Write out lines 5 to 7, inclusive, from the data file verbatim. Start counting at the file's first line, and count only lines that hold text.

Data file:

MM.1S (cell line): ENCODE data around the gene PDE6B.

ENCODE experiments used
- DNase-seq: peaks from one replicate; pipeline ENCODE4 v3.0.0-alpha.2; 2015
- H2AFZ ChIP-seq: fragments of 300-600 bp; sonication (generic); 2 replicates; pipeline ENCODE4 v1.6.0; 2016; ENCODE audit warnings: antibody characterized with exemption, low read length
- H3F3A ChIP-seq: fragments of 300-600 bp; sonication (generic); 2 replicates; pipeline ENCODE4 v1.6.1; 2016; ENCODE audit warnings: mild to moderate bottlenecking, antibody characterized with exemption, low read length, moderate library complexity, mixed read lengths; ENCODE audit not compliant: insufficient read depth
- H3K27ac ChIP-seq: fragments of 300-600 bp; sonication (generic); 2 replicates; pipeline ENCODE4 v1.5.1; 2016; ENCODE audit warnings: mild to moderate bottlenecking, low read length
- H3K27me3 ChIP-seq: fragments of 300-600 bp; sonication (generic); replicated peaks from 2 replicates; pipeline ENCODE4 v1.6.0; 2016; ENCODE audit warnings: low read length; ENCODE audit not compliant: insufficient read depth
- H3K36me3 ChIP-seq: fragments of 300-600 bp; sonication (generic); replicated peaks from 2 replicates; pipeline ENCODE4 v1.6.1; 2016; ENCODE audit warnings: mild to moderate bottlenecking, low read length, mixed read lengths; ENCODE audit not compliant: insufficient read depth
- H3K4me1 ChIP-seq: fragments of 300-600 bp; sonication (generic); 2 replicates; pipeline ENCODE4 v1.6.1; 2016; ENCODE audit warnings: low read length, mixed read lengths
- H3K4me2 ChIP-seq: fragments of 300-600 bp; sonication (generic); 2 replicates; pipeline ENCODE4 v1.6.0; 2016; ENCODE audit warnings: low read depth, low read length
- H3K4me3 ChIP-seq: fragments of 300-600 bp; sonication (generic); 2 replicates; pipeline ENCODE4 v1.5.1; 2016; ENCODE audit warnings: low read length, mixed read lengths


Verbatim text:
- H3F3A ChIP-seq: fragments of 300-600 bp; sonication (generic); 2 replicates; pipeline ENCODE4 v1.6.1; 2016; ENCODE audit warnings: mild to moderate bottlenecking, antibody characterized with exemption, low read length, moderate library complexity, mixed read lengths; ENCODE audit not compliant: insufficient read depth
- H3K27ac ChIP-seq: fragments of 300-600 bp; sonication (generic); 2 replicates; pipeline ENCODE4 v1.5.1; 2016; ENCODE audit warnings: mild to moderate bottlenecking, low read length
- H3K27me3 ChIP-seq: fragments of 300-600 bp; sonication (generic); replicated peaks from 2 replicates; pipeline ENCODE4 v1.6.0; 2016; ENCODE audit warnings: low read length; ENCODE audit not compliant: insufficient read depth